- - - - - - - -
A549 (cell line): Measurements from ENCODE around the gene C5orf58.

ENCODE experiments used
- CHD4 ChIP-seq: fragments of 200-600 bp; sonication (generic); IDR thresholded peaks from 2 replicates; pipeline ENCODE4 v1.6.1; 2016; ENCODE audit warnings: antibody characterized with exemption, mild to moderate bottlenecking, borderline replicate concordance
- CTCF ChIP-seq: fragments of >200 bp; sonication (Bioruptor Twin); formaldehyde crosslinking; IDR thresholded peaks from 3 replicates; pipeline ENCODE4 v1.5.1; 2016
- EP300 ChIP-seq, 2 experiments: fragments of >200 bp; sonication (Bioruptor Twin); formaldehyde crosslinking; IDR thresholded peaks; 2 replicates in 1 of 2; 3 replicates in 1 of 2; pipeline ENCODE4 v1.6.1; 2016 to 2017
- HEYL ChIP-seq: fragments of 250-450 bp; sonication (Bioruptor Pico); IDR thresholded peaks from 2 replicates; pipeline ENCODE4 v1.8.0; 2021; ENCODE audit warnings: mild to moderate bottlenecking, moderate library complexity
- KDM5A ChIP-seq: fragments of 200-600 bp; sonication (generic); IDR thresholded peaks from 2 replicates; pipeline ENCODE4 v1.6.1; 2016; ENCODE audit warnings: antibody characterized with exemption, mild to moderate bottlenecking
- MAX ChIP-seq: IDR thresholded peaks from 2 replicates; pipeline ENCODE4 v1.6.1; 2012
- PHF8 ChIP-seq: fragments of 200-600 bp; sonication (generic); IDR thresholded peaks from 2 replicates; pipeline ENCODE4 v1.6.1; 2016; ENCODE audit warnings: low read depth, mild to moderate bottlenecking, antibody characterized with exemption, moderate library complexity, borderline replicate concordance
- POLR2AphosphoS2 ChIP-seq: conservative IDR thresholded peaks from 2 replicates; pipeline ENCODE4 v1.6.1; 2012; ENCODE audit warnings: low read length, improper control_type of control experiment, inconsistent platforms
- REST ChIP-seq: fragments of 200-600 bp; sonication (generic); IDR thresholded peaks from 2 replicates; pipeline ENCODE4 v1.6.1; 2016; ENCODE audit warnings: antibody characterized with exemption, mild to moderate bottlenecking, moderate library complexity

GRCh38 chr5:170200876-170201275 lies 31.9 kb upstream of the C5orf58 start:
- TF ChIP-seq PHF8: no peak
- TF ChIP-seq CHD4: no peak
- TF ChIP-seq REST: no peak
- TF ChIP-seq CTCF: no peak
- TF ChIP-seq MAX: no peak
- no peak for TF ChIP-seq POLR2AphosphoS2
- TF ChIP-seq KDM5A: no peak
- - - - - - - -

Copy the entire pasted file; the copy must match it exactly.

A549 (cell line): Measurements from ENCODE around the gene C5orf58.

ENCODE experiments used
- CHD4 ChIP-seq: fragments of 200-600 bp; sonication (generic); IDR thresholded peaks from 2 replicates; pipeline ENCODE4 v1.6.1; 2016; ENCODE audit warnings: antibody characterized with exemption, mild to moderate bottlenecking, borderline replicate concordance
- CTCF ChIP-seq: fragments of >200 bp; sonication (Bioruptor Twin); formaldehyde crosslinking; IDR thresholded peaks from 3 replicates; pipeline ENCODE4 v1.5.1; 2016
- EP300 ChIP-seq, 2 experiments: fragments of >200 bp; sonication (Bioruptor Twin); formaldehyde crosslinking; IDR thresholded peaks; 2 replicates in 1 of 2; 3 replicates in 1 of 2; pipeline ENCODE4 v1.6.1; 2016 to 2017
- HEYL ChIP-seq: fragments of 250-450 bp; sonication (Bioruptor Pico); IDR thresholded peaks from 2 replicates; pipeline ENCODE4 v1.8.0; 2021; ENCODE audit warnings: mild to moderate bottlenecking, moderate library complexity
- KDM5A ChIP-seq: fragments of 200-600 bp; sonication (generic); IDR thresholded peaks from 2 replicates; pipeline ENCODE4 v1.6.1; 2016; ENCODE audit warnings: antibody characterized with exemption, mild to moderate bottlenecking
- MAX ChIP-seq: IDR thresholded peaks from 2 replicates; pipeline ENCODE4 v1.6.1; 2012
- PHF8 ChIP-seq: fragments of 200-600 bp; sonication (generic); IDR thresholded peaks from 2 replicates; pipeline ENCODE4 v1.6.1; 2016; ENCODE audit warnings: low read depth, mild to moderate bottlenecking, antibody characterized with exemption, moderate library complexity, borderline replicate concordance
- POLR2AphosphoS2 ChIP-seq: conservative IDR thresholded peaks from 2 replicates; pipeline ENCODE4 v1.6.1; 2012; ENCODE audit warnings: low read length, improper control_type of control experiment, inconsistent platforms
- REST ChIP-seq: fragments of 200-600 bp; sonication (generic); IDR thresholded peaks from 2 replicates; pipeline ENCODE4 v1.6.1; 2016; ENCODE audit warnings: antibody characterized with exemption, mild to moderate bottlenecking, moderate library complexity

GRCh38 chr5:170200876-170201275 lies 31.9 kb upstream of the C5orf58 start:
- TF ChIP-seq PHF8: no peak
- TF ChIP-seq CHD4: no peak
- TF ChIP-seq REST: no peak
- TF ChIP-seq CTCF: no peak
- TF ChIP-seq MAX: no peak
- no peak for TF ChIP-seq POLR2AphosphoS2
- TF ChIP-seq KDM5A: no peak